Sex Education for Parents: Why It Should Matter Who Teaches Your Kids

Posted on July 23, 2014 in Family, Sexuality by

sex educationThis post originally appeared here.

I understand awkwardness in talking to your children about sex.  Yet, let’s be honest, parents who do not want to address sex with their children are a part of the problem. 

The liberal solution is public schools.  School is not the solution to the problem. In fact, making education utilitarian, is a part of the problem too. Possible solutions:

1. You talk to your kids about sex.
2. Get someone else you trust and respect  to talk to your kids about sex. 
3. Find a good book on the topic and let your kid read about it.

But here is also where the problem arises. My wife and I talked to our kids about sex from very early in their life. We always answered their questions truthfully, but never more than necessary at every age. When asked how “Mommy got pregnant”, We explained how God designed men and women, and Daddy’s seed fertilized mom’s egg. For a while that satisfied their curiosity. Later they would ask other questions, and the more questions the more detail we gave.

We see sex as a beautiful thing, something wonderfully created, something that is more than a way to orgasm, but full of purpose, meaning, and containing tremendous substance. 

Why would I want someone to teach anything less?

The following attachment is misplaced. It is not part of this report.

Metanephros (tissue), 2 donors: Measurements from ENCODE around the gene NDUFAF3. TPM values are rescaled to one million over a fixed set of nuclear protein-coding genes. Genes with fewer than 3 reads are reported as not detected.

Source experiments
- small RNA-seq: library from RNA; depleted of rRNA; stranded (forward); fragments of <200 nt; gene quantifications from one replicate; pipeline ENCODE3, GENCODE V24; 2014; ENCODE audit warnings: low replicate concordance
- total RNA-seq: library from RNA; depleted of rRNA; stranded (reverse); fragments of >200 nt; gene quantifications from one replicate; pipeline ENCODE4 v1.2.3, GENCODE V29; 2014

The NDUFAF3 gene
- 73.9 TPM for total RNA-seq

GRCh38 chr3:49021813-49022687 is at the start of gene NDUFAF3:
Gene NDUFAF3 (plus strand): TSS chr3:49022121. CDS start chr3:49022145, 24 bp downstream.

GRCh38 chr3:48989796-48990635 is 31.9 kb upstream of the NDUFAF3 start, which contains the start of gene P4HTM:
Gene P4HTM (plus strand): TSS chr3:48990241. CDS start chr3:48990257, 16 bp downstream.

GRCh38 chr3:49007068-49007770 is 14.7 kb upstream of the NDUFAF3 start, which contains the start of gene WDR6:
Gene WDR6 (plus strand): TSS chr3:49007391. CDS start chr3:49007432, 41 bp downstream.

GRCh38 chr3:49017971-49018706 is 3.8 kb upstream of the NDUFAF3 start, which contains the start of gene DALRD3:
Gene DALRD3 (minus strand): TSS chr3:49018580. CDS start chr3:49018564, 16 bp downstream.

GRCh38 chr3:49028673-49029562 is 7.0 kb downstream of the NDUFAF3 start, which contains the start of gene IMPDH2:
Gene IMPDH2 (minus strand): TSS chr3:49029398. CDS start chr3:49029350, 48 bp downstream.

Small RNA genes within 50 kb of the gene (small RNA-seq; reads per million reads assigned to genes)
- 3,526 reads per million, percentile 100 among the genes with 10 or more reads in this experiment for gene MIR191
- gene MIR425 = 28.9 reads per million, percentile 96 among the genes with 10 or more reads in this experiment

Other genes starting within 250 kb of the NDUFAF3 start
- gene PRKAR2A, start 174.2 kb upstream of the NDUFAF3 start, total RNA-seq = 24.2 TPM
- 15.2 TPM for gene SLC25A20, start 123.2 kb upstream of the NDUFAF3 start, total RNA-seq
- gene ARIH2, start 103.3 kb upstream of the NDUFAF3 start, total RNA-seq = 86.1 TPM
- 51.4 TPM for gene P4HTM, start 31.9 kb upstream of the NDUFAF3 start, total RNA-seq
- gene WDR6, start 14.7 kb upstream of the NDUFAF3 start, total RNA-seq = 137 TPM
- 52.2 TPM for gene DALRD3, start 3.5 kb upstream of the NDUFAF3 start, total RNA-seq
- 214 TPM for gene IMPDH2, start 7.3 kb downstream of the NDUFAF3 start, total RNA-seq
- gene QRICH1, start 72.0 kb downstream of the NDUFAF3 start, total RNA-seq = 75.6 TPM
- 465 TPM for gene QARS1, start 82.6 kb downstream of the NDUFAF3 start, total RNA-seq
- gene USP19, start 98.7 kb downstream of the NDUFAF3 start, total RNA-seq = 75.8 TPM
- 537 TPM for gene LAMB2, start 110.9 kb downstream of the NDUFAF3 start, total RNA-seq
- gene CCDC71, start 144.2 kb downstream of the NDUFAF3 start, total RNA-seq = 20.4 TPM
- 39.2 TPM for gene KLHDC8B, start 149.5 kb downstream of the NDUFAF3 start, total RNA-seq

Making sex education merely a course in school diminishes its purpose, beauty, and substance. First, sex education is not education (is education merely giving information?  Nope!). Being taught in a classroom setting forces this issue upon some kids who are not ready to “know it all” and it will be too late for other kids who are more inquisitive and mature on these issues. Sex education is not a “one size fits all” approach. Making it that way is horrible.

None of our kids went about the same route to get to their knowledge of sex. None of them were predictable in what ages they would inquire for more or less information. Sometimes we had to introduce the conversation. Sometimes we had to slow it down knowing their maturity level. Yet, we were always honest, never hid it, and never made it utilitarian. 

This is true education.

What schools do is to teach a class that is more awkward, less natural, and more single dimensional. 

Why would any parent fight for that type of “education” for their kids?   

The liberal “one size fits all” approach fails to see kids as unique, but sees them as merely empty vessels who “need this information.” My child is not a product to “give information to” but a soul needing nurturing.  Teaching about sex is not about giving “information,” but sex is a beautiful creation from God and our kids deserve to understand this beauty as God designed it.  

Derick DickensDerick Dickens has an MBA in Leadership, MDiv, and MA in Religion.  He speaks regularly on topics ranging from Christian Worldview issues to business leadership, and he is an Adjunct Professor of Business and Human Resources.  Derick is also an award winning public speaker, speech evaluator, and leader.  Married for 16 years to his wife Lacie, they have three children and live in Lynchburg Virginia.  You can follow Derick on Twitter at twitter.com/derickdickens.

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